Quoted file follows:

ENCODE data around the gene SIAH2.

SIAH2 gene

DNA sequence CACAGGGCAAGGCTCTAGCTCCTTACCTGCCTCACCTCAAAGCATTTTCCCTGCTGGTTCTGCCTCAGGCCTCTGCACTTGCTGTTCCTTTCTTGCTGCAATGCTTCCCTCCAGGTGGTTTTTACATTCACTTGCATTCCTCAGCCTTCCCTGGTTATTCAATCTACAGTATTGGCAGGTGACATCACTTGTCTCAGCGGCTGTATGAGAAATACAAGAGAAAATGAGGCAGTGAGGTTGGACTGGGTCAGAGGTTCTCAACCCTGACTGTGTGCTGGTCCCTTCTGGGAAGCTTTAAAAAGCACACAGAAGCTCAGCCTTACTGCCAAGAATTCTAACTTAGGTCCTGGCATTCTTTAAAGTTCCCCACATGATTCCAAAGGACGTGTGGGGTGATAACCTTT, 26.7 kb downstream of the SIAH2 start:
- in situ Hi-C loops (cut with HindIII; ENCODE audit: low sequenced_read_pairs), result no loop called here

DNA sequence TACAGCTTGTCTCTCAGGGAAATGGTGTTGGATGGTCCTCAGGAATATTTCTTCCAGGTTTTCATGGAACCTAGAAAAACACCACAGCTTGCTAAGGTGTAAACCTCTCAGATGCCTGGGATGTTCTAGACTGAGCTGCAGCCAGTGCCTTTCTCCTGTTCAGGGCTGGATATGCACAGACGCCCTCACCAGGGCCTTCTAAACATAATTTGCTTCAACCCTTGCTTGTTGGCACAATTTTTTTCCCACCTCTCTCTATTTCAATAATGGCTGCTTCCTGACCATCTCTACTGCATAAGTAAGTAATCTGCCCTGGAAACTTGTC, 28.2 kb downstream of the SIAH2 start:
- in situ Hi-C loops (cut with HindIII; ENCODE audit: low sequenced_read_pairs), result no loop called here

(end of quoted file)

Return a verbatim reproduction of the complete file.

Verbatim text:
ENCODE data around the gene SIAH2.

SIAH2 gene

DNA sequence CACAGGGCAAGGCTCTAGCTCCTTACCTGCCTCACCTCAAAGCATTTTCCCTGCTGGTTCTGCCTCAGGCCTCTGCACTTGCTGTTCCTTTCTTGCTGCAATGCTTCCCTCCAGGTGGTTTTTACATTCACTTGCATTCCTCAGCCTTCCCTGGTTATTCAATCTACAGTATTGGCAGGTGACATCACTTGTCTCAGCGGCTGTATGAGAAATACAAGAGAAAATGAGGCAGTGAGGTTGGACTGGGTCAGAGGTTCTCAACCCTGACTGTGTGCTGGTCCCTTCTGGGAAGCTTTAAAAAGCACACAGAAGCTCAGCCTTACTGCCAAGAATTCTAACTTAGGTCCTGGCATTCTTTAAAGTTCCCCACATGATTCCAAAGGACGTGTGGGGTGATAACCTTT, 26.7 kb downstream of the SIAH2 start:
- in situ Hi-C loops (cut with HindIII; ENCODE audit: low sequenced_read_pairs), result no loop called here

DNA sequence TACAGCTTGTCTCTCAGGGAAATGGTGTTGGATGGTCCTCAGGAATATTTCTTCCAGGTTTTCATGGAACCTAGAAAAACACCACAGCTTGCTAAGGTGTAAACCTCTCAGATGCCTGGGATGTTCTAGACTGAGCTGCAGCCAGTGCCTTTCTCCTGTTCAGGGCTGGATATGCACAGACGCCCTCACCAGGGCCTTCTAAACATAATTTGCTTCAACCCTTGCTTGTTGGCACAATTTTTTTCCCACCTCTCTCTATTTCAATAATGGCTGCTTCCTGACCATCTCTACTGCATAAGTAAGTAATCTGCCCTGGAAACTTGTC, 28.2 kb downstream of the SIAH2 start:
- in situ Hi-C loops (cut with HindIII; ENCODE audit: low sequenced_read_pairs), result no loop called here